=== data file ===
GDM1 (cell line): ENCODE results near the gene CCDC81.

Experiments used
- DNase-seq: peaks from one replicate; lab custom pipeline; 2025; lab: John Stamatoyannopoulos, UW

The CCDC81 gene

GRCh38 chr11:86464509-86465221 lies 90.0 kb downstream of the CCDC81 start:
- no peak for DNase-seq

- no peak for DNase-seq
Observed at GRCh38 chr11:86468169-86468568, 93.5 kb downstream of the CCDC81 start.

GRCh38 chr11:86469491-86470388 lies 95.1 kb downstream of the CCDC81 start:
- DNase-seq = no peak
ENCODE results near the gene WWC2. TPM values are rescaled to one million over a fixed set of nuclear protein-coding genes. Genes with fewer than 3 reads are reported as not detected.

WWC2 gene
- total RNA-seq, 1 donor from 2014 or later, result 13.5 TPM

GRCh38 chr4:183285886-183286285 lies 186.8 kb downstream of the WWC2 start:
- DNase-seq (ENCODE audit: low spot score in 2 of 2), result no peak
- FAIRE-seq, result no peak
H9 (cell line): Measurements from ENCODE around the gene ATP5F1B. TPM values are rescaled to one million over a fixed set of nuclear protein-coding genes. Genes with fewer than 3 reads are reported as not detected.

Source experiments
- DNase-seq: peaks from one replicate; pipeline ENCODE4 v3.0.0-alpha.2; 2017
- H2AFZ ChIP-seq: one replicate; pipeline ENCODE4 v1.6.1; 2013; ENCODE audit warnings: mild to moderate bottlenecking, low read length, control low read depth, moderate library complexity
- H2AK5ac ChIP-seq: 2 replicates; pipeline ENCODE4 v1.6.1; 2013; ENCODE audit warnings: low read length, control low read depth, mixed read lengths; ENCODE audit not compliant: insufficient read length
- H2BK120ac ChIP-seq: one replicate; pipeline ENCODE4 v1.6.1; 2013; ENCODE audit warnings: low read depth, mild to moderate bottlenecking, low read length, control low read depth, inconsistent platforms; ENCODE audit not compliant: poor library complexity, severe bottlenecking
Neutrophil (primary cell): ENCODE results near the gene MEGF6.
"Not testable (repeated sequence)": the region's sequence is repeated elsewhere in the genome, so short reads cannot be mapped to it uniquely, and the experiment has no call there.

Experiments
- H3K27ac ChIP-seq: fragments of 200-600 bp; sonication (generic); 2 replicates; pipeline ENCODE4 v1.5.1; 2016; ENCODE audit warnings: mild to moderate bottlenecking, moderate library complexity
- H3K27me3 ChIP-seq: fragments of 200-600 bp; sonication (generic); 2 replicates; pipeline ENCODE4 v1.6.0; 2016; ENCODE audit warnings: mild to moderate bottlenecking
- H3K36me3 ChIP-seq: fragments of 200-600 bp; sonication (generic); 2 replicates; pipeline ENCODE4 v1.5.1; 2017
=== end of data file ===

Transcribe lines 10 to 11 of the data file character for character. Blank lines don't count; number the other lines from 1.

- DNase-seq = no peak
ENCODE results near the gene WWC2. TPM values are rescaled to one million over a fixed set of nuclear protein-coding genes. Genes with fewer than 3 reads are reported as not detected.